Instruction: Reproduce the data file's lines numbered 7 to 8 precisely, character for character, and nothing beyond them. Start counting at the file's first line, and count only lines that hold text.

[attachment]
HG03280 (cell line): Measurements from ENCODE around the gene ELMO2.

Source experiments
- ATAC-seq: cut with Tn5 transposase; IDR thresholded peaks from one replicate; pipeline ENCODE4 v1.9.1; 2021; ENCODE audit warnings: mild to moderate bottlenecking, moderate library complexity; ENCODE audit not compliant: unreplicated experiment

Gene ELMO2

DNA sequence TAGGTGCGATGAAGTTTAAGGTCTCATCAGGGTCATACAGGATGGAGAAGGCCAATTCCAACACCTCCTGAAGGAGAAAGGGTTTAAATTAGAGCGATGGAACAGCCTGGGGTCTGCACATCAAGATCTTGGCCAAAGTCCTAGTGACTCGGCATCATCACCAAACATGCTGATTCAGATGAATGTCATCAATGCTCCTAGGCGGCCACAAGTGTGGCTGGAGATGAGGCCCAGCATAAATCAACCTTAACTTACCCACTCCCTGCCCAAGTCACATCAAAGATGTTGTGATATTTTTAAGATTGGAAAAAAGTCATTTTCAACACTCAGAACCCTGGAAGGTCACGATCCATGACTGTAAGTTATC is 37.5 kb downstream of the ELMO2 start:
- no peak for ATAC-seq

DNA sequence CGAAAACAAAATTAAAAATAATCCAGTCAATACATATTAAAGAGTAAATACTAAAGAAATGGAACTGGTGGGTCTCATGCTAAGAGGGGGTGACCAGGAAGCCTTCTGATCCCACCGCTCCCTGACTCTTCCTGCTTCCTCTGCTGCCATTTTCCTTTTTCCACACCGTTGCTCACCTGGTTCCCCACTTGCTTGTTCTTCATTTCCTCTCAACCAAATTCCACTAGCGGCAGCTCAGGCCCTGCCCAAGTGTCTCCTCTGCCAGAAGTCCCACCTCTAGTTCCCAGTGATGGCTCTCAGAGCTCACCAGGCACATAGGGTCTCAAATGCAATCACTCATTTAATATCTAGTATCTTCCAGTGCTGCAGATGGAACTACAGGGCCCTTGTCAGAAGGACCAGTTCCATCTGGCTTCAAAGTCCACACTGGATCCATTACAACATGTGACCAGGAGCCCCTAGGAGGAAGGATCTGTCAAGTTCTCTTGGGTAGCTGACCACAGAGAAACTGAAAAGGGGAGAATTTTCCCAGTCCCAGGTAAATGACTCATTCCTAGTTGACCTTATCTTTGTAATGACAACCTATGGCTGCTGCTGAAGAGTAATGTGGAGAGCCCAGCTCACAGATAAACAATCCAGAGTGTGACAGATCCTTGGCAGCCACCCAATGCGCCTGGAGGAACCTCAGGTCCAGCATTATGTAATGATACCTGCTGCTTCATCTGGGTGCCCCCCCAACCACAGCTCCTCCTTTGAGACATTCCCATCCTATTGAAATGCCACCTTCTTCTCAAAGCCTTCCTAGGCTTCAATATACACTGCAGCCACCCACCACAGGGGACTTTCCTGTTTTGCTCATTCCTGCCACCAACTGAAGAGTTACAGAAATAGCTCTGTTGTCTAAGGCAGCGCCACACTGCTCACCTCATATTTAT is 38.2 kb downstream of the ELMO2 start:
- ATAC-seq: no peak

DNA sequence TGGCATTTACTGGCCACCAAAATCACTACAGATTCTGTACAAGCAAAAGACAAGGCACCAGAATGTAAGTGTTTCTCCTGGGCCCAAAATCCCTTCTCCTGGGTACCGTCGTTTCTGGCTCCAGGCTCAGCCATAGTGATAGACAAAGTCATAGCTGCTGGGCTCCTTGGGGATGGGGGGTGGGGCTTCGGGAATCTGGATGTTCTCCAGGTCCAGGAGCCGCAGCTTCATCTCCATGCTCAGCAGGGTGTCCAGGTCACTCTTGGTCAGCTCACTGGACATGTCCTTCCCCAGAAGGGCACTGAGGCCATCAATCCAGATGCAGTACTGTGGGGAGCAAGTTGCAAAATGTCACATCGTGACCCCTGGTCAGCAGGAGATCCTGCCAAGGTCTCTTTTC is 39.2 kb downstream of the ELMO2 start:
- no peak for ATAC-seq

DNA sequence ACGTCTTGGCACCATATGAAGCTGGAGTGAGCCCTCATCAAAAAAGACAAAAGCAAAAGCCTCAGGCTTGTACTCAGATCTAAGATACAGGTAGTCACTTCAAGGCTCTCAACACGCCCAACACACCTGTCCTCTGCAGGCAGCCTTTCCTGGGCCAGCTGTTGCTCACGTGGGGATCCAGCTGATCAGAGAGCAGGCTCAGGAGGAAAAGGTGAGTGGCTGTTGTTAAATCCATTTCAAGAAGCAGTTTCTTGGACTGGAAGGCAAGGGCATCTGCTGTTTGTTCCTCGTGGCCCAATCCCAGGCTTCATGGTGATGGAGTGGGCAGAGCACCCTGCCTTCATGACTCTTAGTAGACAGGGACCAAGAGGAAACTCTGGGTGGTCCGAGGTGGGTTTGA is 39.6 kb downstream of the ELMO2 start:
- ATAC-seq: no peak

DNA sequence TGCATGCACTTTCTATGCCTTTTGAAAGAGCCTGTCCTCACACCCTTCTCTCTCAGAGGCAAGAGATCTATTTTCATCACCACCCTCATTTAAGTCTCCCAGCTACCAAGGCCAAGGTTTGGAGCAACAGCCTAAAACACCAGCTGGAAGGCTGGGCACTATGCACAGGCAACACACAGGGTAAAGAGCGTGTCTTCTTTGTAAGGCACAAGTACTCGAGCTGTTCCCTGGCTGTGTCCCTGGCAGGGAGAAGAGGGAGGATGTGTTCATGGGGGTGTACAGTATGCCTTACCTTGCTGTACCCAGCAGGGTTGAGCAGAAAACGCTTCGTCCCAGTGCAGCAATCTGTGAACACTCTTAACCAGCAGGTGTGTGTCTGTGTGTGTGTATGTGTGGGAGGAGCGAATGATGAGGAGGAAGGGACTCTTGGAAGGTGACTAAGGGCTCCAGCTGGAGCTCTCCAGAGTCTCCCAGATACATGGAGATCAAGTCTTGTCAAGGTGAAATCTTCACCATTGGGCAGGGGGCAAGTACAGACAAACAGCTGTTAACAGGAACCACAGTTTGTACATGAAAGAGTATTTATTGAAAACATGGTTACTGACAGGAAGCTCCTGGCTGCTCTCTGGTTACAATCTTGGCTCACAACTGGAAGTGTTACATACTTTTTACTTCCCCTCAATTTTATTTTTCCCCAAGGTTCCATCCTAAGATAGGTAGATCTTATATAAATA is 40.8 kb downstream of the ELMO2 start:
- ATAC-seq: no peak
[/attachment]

DNA sequence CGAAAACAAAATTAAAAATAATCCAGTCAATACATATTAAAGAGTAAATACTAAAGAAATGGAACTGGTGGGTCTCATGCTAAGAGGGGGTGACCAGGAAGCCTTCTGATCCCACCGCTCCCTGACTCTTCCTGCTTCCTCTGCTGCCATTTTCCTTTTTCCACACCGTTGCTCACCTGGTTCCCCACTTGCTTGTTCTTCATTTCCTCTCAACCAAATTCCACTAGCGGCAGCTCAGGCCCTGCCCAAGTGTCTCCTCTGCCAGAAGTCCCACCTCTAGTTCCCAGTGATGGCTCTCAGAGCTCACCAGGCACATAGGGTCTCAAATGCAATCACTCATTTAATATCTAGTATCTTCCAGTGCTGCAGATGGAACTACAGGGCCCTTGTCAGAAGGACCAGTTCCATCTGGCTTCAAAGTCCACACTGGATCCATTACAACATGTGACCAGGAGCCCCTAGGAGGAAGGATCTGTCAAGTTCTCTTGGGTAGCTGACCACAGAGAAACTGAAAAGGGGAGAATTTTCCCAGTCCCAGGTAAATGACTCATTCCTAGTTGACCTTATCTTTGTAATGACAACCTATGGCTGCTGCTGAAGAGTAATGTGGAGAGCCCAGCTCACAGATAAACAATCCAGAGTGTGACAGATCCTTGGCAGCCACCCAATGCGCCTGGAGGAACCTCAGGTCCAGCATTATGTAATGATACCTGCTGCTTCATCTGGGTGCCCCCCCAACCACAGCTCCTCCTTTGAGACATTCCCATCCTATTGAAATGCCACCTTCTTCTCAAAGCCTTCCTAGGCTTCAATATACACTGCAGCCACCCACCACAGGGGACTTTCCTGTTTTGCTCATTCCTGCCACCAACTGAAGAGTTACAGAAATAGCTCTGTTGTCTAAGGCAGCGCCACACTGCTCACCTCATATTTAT is 38.2 kb downstream of the ELMO2 start:
- ATAC-seq: no peak